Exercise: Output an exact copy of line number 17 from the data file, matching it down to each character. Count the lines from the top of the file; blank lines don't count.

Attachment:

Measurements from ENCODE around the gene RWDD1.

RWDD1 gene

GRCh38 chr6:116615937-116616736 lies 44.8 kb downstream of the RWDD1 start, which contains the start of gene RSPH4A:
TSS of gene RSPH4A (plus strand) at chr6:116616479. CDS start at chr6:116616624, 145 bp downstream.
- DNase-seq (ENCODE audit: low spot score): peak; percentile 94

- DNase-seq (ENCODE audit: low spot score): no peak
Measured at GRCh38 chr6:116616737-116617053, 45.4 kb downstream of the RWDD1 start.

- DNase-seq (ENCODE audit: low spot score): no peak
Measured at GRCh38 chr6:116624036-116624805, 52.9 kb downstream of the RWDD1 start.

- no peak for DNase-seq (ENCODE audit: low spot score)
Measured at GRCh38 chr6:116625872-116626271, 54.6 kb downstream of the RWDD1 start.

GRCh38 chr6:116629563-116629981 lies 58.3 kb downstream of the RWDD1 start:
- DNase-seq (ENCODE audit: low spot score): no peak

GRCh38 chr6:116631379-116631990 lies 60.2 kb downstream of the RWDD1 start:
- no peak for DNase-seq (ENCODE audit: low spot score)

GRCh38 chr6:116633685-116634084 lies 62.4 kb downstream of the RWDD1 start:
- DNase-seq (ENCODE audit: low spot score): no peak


- DNase-seq (ENCODE audit: low spot score): no peak